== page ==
| Last updated
Regardless of whether you believe you're being spied on by an ancient and secretive overclass, an insidious all-controlling cabal, or simply folks trying to tailor advertising to you, you should think twice before you put that sticky note over the camera of you Apple laptop.
Instead, look at the green light next to the camera if you want to know when it's active or not.
This is because - according to the folks that make them - sticking a piece of paper or a Post-It note over the camera obstructs the carefully designed closing point of the device, meaning that the screen could shatter when closed.
This advice is for anyone who owns a MacBook, a MacBook Air, or a MacBook Pro. If you've ever owned, or looked at owning one of them, you'll know that you really don't want to mess anything up with them.
Apple's official website states: "If you close your Mac notebook with a camera cover installed, you might damage your display because the clearance between the display and keyboard is designed to very tight tolerances."
Also, Apple claims that the green light is conclusive enough, as it simply tells you when the computer is active - if the light ain't on, the camera is not active.
Therefore, sticking something across it is overkill, and potentially dangerous to the screen.
Oh, and that's not all. There are other features that could be affected by covering up the front camera.
Covering the camera could affect the machine's ambient light sensor, as well as the auto-brightness settings, and the Apple retina display True Tone technology, apparently.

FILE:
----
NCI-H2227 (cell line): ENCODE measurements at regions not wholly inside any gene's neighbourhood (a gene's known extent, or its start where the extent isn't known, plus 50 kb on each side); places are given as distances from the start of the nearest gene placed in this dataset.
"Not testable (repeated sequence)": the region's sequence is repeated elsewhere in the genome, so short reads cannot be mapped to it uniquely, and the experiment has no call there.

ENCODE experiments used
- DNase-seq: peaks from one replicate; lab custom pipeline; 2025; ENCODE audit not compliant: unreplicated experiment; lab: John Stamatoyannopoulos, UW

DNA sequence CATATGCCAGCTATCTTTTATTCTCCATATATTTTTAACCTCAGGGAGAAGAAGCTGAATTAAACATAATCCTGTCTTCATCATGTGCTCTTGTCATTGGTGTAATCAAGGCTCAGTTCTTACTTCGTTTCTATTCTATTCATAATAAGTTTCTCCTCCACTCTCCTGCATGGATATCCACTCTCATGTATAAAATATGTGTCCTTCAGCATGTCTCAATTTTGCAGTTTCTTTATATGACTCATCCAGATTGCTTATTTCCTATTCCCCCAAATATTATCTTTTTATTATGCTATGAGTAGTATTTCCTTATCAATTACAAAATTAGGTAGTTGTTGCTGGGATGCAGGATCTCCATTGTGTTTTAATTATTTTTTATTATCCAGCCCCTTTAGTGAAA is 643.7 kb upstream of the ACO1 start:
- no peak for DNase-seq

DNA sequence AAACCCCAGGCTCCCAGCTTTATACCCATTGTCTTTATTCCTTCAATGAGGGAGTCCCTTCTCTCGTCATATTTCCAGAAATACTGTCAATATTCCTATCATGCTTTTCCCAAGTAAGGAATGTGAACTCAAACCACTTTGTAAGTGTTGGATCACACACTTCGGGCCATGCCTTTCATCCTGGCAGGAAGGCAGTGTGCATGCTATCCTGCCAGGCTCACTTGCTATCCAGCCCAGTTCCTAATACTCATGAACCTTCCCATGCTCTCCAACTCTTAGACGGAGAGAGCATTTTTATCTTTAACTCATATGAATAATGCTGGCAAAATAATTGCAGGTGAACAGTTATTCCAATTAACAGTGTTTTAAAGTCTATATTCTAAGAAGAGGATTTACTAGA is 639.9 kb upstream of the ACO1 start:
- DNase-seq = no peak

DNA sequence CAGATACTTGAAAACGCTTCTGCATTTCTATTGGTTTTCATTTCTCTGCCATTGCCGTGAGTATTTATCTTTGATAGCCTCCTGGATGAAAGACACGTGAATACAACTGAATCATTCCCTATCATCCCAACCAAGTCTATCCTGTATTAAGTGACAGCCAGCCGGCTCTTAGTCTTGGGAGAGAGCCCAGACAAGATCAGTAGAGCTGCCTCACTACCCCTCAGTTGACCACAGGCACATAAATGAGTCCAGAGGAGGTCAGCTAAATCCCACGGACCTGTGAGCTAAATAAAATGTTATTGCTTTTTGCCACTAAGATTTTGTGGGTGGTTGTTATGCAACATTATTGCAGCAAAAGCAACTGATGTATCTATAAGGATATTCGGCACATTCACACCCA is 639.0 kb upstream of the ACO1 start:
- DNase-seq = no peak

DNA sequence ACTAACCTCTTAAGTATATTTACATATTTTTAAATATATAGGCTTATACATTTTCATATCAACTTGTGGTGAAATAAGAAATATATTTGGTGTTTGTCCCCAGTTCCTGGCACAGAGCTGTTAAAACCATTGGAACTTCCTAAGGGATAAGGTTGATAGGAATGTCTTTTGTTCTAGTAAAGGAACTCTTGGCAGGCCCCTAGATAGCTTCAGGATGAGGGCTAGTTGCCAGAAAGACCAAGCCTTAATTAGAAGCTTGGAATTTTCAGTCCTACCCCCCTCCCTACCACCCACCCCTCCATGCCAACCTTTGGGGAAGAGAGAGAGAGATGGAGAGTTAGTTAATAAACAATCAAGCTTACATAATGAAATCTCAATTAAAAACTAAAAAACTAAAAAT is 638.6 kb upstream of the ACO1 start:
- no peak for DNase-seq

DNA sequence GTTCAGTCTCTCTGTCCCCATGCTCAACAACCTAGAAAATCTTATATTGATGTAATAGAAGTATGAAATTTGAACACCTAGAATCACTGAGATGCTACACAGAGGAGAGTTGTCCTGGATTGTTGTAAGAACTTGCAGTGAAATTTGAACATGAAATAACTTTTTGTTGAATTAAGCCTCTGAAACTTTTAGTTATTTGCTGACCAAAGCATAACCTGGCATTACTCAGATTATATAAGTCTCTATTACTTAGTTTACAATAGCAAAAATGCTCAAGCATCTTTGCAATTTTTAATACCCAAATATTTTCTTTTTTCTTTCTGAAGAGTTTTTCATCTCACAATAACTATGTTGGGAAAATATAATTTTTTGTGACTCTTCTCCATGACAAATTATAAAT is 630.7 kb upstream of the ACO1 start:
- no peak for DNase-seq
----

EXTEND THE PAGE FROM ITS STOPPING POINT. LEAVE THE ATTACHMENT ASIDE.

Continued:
Apple doesn't actually address the idea that we're all being spied on secretly, and we'll not get into it either.
However, the company did address the fact that a lot of people have to cover over their screens if they work in an 'environment [that] requires a camera cover at all times'.
In these circumstances, Apple recommends you use something that isn't sticky, and won't leave an adhesive residue.
It's also important to use something that is really thin, and remember to take it off before you close the screen, as that's where the danger is.
According to website MacRumors, users have reported complaints regarding this issue, including one person who actually broke their internal display.
It's not cheap to get such issues fixed, but it is covered by AppleCare+ Insurance.
Chosen for YouChosen for You
Most Read StoriesMost Read